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3 reasons card payments are pricing themselves out of the market
Rising fees from Mastercard and Visa could mean businesses ditching card payments, argues Gocardless CEO Hiroki Takeuchi.
On 1 January 2021 we finally said ‘Adieu’ to the EU and braced ourselves for the new rules that would govern trade between the Common Market and the UK. Many European regulations no longer apply to the UK, including the EU’s cap on credit and debit card interchange fees. Mastercard was first off the mark in announcing a hike in its interchange fees from 0.3 per cent to 1.5 per cent for EU businesses collecting online payments made on UK-issued cards - a move that will add to the cost of doing business with the UK, and may ultimately raise prices for consumers.
Businesses are already struggling due to Covid-19, not to mention the additional red tape and customs charges for exporting goods to the UK. The increase in card fees will feel like another blow. Could the growing maturity of alternative payment methods create a perfect storm that will start to push businesses to ditch card payments?
There are three reasons why I believe cards will price themselves out of the market.
1. Cards are expensive to begin with - and this fee hike makes them even more so
Even before Mastercard's announcement, card payments were expensive. A key reason for this is the sheer number of parties involved in every card transaction, from the card issuer through to the acquiring bank. As with any value chain, each player needs to make a profit or at least cover their costs, making the service more expensive to the end user - in this case, the merchant.
Another expense often overlooked by merchants is the extra time and money spent recovering failed transactions, to which cards are more prone. A recent report by Forrester found that the average B2B business spends 16-20 per cent of the payment value to recover a failed payment. What's more, 45 per cent say that payment failures turn into bad debt.
Combine both of these factors with the new rise in interchange fees, and you arrive at a very expensive payment option that is becoming harder to justify for many businesses.
2. Covid-19 has brought businesses to their knees
The rise in interchange fees couldn't have come at a worse time for merchants. 2020 was a difficult year for everyone and many of these challenges have continued into 2021. The pandemic has already forced many businesses to close or operate at a significantly reduced capacity for long periods of time. With little to no incoming revenue and overhead costs still outgoing, margins have been squeezed or eliminated altogether.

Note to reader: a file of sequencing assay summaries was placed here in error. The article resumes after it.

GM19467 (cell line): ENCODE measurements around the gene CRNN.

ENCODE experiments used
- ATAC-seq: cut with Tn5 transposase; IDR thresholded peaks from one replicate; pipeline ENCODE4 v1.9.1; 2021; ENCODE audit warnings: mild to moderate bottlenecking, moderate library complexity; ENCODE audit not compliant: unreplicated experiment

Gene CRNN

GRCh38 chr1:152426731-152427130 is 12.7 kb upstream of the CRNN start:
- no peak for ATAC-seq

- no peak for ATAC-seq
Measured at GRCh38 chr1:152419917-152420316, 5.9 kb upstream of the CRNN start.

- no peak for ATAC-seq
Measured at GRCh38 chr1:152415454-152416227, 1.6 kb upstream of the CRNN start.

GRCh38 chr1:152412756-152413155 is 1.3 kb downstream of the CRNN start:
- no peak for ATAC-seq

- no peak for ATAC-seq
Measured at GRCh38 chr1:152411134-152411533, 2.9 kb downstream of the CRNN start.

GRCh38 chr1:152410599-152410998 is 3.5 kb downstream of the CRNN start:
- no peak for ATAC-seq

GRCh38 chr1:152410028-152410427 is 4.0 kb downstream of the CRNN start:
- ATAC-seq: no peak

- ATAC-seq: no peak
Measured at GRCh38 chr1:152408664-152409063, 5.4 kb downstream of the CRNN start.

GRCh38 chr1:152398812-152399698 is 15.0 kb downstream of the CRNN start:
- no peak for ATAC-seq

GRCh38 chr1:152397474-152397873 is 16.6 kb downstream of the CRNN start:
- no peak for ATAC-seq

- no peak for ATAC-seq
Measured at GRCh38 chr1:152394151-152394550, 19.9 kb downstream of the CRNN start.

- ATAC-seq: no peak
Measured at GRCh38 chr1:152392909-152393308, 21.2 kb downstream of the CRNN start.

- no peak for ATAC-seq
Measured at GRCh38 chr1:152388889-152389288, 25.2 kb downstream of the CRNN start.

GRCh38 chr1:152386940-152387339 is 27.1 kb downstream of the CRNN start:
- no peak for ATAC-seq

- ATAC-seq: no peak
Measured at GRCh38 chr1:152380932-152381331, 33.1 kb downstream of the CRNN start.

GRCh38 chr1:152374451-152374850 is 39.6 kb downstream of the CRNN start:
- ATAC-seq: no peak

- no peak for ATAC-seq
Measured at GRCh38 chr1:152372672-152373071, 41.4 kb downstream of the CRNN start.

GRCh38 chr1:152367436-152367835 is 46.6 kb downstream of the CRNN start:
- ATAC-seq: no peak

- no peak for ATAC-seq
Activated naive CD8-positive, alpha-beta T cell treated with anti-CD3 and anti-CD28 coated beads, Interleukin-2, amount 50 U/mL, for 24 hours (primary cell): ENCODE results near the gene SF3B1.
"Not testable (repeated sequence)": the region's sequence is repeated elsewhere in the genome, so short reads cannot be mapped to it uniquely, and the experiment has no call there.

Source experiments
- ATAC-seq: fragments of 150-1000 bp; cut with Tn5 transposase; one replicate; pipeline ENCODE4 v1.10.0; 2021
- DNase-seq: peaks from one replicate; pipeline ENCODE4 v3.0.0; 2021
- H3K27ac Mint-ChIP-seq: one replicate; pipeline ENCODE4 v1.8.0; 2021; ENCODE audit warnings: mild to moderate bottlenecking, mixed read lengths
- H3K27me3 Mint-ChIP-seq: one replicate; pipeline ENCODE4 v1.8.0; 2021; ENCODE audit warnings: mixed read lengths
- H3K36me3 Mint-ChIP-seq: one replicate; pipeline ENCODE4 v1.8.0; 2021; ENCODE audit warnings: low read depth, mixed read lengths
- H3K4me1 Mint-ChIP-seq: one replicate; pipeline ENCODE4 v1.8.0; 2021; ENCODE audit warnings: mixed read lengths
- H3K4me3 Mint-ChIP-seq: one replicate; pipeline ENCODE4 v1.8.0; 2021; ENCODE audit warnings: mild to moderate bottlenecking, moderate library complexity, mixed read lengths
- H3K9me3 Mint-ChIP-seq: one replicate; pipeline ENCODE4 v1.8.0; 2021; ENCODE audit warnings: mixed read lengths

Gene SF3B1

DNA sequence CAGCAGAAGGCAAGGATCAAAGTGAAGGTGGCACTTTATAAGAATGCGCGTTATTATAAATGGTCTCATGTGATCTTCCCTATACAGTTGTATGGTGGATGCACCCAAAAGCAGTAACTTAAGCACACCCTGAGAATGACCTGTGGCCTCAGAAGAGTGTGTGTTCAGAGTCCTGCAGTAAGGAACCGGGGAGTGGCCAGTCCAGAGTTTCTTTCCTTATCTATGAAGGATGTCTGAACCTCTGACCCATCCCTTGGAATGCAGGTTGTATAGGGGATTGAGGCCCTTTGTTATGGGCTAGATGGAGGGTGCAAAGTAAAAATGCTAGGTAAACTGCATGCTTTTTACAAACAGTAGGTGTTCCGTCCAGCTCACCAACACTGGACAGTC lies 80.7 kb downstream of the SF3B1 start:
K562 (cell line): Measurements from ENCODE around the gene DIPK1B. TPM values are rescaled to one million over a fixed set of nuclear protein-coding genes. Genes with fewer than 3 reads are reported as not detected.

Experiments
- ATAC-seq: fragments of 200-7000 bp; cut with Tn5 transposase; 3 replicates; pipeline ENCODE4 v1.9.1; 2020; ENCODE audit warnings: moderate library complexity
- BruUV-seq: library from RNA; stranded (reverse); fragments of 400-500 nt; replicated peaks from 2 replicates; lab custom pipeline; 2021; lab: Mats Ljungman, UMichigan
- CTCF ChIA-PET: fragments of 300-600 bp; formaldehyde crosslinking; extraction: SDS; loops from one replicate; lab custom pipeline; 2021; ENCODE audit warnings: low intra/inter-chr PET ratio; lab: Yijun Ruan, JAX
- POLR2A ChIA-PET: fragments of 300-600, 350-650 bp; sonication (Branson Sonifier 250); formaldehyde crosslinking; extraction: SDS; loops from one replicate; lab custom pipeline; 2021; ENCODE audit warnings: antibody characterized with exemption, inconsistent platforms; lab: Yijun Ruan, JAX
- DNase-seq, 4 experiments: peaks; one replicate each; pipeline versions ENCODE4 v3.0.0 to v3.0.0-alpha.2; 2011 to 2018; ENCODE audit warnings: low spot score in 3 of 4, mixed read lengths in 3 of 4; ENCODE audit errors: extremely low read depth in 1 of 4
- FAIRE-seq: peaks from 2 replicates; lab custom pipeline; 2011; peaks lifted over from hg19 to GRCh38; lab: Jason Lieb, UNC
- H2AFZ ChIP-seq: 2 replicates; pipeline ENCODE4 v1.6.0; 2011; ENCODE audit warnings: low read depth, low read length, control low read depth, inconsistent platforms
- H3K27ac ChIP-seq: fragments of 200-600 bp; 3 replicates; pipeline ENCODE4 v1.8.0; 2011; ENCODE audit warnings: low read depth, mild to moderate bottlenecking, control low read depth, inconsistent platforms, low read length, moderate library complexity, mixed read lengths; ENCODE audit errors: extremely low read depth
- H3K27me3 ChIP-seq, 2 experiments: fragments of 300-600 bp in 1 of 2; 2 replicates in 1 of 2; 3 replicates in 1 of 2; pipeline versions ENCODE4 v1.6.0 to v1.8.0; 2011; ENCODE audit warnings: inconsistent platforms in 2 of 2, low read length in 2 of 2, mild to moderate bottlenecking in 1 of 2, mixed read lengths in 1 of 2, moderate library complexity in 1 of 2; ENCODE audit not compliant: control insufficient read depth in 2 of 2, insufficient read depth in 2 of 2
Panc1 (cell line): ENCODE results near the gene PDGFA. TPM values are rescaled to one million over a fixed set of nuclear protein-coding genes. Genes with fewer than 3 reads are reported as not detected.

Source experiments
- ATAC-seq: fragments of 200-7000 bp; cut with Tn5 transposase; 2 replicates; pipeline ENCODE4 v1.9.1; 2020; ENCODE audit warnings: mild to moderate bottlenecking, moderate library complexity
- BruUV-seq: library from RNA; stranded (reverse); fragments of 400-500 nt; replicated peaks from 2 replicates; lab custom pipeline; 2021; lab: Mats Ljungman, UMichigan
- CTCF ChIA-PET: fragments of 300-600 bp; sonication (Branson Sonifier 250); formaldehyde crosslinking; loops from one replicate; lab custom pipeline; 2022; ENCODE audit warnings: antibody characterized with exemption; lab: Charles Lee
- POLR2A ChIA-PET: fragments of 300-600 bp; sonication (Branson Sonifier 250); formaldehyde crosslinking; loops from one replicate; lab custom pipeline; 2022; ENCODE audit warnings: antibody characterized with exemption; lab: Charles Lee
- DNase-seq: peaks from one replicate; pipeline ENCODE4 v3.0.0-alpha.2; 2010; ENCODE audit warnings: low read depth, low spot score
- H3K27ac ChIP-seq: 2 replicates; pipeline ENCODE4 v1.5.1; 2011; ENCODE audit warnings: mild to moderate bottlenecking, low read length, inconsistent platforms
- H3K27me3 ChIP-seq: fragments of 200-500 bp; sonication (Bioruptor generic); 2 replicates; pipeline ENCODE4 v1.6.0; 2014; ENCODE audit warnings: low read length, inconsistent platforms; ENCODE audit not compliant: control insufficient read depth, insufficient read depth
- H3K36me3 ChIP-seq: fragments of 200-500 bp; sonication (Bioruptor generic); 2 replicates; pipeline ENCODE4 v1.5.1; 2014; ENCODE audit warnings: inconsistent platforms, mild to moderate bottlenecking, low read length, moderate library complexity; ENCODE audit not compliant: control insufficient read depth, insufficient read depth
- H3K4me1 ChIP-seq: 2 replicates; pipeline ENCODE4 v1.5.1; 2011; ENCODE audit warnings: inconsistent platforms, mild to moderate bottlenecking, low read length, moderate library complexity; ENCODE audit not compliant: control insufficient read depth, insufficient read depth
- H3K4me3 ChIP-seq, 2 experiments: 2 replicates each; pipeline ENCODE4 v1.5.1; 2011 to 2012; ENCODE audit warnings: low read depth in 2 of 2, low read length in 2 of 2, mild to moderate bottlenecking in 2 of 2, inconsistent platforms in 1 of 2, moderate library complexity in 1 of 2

This fee hike adds more pressure, with merchants being forced to choose between absorbing these additional costs or passing them on to the consumer. Either option has the potential to threaten business survival.
Companies are now taking advantage of this pause in trading to reassess their business model, which includes their payment strategy. When faced with the rise in fees and the need to protect their business and loyal customers, it may not be long before merchants start to consider alternatives to cards.
3. Better payment methods are on the rise
Fortunately, new and alternative payment methods are maturing and rapidly gaining in popularity - mounting a credible challenge to what used to be considered, for many, the only game in town.
For example, bank-to-bank payment methods such as direct debit involve fewer parties in each transaction. This reduces the costs that accumulate through the value chain. They also are less prone to failures, reducing the time and money spent chasing payments.
Open banking technology is also maturing, which will significantly improve the speed and convenience of payments for merchants and consumers. According to the OBIE, 294 regulated providers were in the ecosystem as of December 2020, of which 102 have live offerings in the market. Additionally, over four million open banking payments were made in 2020, up from 320,000 in 2018. We believe that these numbers will continue to rise throughout this year and beyond, providing merchants and customers with a quick, secure and easy way to pay - all at a much lower cost.
For businesses, the interchange fee hike could be the critical factor that pushes them away from relying on cards and towards these alternative payment methods that are more suited for the present day. The Mastercard announcement may have been the death knell for cards - and for many, that will be a good thing.
Hiroki Takeuchi is the CEO of Gocardless.The views and opinions expressed are not necessarily those of AltFi.